As the first group of Palestinians was preparing to leave for Baghdad last week, one desperate 12-year-old Iranian wandered out of the border camp and was killed by a passing truck while reportedly trying to sell goods along the highway.

• DONATE NOW •

 

• GET INVOLVED • • STAY INFORMED •

UNHCR country pages

Iraq Crisis: Urgent Appeal

Make a gift now to help protect and assist those fleeing violence in Iraq.

Donate to this crisis

CAR Crisis: Urgent Appeal

Make a gift now to help protect and assist those fleeing violence in Central African Republic.

Donate to this crisis

Crisis in Iraq: Displacement

UNHCR and its partners estimate that out of a total population of 26 million, some 1.9 million Iraqis are currently displaced internally and more than 2 million others have fled to nearby countries. While many people were displaced before 2003, increasing numbers of Iraqis are now fleeing escalating sectarian, ethnic and general violence. Since January 2006, UNHCR estimates that more than 800,000 Iraqis have been uprooted and that 40,000 to 50,000 continue to flee their homes every month. UNHCR anticipates there will be approximately 2.3 million internally displaced people within Iraq by the end of 2007. The refugee agency and its partners have provided emergency assistance, shelter and legal aid to displaced Iraqis where security has allowed.

In January 2007, UNHCR launched an initial appeal for US$60 million to fund its Iraq programme. Despite security issues for humanitarian workers inside the country, UNHCR and partners hope to continue helping up to 250,000 of the most vulnerable internally displaced Iraqis and their host communities

Posted on 12 June 2007

Crisis in Iraq: Displacement

Non-Iraqi Refugees in Jordan

After Saddam Hussein's regime was toppled in Iraq in 2003, groups of refugees who had lived in the country for many years tried to leave the chaos and lawlessness that soon ensued. Hundreds of people started fleeing to the border with Jordan, including Palestinians in Baghdad and Iranian Kurds from the Al Tash refugee camp in central Iraq.

Aside from a few Palestinians with family connections inside the neighbouring country, the refugees were refused entry and free movement in Jordan. Thousands were soon stranded in the no-man's land between Iraq and Jordan or at the desert camp of Ruweished, located 60 kilometres inside Jordan.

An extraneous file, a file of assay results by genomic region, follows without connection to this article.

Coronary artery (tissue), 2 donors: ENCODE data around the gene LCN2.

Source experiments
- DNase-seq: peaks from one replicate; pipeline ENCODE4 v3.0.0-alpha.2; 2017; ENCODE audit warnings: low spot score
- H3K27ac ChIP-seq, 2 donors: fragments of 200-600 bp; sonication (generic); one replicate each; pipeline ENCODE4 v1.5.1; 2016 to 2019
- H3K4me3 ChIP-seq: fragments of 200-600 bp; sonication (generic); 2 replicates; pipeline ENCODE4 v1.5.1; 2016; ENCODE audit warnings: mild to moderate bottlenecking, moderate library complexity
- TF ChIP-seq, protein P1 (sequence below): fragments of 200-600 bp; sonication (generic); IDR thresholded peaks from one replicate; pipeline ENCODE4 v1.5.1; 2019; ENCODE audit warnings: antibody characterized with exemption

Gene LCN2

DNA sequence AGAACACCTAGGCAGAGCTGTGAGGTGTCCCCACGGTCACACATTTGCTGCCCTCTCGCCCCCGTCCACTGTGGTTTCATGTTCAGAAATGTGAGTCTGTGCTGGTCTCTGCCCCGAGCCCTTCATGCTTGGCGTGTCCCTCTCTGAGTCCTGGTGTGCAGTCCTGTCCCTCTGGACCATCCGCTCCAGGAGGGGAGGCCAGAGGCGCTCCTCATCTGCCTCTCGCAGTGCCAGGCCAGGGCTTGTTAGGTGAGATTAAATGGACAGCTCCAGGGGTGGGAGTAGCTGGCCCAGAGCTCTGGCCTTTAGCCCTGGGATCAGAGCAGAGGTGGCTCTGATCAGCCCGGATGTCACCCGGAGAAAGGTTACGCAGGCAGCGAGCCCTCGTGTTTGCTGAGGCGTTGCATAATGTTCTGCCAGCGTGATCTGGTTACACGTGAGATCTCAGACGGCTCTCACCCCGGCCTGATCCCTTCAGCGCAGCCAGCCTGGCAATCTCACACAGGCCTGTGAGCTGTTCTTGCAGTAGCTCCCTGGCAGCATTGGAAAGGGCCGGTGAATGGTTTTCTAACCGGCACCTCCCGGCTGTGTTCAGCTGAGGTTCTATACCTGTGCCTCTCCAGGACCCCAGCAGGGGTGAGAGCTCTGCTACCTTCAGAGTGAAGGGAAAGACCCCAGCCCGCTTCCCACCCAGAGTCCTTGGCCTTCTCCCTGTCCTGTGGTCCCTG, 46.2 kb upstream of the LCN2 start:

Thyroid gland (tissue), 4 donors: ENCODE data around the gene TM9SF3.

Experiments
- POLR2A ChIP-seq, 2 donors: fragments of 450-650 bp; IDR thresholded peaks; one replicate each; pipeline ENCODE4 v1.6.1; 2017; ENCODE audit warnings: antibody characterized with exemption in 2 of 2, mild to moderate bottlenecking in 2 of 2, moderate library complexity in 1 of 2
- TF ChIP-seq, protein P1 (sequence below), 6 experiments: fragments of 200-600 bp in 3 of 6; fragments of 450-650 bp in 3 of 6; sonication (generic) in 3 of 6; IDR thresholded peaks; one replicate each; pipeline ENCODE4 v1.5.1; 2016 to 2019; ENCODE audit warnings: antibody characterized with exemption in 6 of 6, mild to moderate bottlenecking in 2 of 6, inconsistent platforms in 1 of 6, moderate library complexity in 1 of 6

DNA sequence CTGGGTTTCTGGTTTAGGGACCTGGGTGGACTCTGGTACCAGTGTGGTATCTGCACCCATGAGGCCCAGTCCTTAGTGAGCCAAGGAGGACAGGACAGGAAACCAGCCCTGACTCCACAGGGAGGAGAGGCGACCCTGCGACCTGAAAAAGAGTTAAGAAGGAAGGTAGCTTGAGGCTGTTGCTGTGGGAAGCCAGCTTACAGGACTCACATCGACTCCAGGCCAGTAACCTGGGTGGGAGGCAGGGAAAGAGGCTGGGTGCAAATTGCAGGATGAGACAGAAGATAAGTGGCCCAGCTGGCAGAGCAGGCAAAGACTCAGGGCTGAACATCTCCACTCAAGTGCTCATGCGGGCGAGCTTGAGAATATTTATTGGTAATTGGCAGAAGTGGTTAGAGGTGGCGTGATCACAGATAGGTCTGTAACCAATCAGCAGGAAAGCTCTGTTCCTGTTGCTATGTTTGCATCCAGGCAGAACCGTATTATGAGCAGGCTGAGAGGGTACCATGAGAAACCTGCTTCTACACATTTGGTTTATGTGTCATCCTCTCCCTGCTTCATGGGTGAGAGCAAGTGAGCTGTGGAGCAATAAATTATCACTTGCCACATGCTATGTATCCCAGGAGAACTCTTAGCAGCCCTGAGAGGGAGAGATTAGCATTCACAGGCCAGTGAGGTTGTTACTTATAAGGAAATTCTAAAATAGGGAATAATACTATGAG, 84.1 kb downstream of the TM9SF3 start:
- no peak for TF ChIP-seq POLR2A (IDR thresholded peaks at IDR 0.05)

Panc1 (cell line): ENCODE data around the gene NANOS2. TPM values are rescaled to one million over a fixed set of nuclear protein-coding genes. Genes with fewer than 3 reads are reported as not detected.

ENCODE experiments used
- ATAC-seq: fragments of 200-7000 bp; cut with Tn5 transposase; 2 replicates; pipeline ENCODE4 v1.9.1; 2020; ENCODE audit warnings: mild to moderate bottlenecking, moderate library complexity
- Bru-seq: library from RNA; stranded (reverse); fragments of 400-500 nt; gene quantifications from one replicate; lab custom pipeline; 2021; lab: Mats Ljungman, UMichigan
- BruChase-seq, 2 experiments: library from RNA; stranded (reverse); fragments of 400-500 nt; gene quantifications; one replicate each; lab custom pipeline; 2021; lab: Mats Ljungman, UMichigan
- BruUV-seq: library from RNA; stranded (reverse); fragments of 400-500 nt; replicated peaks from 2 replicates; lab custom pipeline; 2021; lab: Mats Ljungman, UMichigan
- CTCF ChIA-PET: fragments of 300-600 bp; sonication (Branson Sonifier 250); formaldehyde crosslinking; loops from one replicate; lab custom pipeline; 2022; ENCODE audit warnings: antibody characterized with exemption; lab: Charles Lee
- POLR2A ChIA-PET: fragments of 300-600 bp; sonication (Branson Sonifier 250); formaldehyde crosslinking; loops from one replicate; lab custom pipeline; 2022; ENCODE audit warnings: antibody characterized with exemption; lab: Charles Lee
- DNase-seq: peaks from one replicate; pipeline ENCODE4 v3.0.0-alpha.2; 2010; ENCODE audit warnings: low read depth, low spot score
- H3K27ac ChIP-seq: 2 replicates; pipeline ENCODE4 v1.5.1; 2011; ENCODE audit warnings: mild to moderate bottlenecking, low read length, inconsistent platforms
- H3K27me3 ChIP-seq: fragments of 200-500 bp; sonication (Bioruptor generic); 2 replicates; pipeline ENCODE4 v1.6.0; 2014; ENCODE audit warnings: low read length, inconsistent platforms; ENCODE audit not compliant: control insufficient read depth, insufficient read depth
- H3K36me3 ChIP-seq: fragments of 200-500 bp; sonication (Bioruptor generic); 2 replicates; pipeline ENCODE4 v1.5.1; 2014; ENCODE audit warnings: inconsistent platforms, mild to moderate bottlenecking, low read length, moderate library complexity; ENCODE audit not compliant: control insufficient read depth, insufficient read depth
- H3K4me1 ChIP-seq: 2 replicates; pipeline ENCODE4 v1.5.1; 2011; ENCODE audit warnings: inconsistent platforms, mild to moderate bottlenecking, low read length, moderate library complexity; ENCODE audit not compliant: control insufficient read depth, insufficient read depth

Since 2003, Palestinians, Iranian Kurds, Iranians, Sudanese and Somalis have been living there and suffering the scorching heat and freezing winters of the Jordanian desert. UNHCR and its partners have provided housing and assistance and tried to find solutions – the agency has helped resettle more than 1,000 people in third countries. At the beginning of 2007, a total of 119 people – mostly Palestinians – remained in Ruweished camp without any immediate solution in sight.

Posted on 20 February 2007

Non-Iraqi Refugees in Jordan

Iraqi Refugees in Jordan

The UN refugee agency has launched a US$60 million appeal to fund its work helping hundreds of thousands of Iraqi refugees and internally displaced people. The new appeal concludes that unremitting violence in Iraq will likely mean continued mass internal and external displacement affecting much of the surrounding region. The appeal notes that the current exodus is the largest long-term population movement in the Middle East since the displacement of Palestinians following the creation of Israel in 1948.

UNHCR has warned that the longer this conflict goes on, the more difficult it will become for the hundreds of thousands of displaced and the communities that are trying to help them – both inside and outside Iraq. Because the burden on host communities and governments in the region is enormous, it is essential that the international community support humanitarian efforts.

The US$60 million will cover UNHCR's protection and assistance programmes for Iraqi refugees in Syria, Jordan, Lebanon, Egypt and Turkey, as well as non-Iraqi refugees and internally displaced people within Iraq itself.

Posted on 10 January 2007

Iraqi Refugees in Jordan

Iraq: The Plight of the YazidisPlay video

Iraq: The Plight of the Yazidis

Tens of thousands of people, including ethnic Yazidis originating from the Sinjar area, have been forced to find shelter in schools and unfinished structures across northern Iraq since fleeing their homes. The UN refugee agency has been trying to help, opening camps to provide better shelter.
Iraq: Preparing for Winter in DohukPlay video

Iraq: Preparing for Winter in Dohuk

Efforts are under way in Syria, Iraq and neighbouring countries to prepare refugees and the internally displaced for winter. But UNHCR remains deeply concerned that a $58.45 million funding shortfall could leave as many as a million people out in the cold.
Celebrating 10 years of refugee resettlementPlay video

Celebrating 10 years of refugee resettlement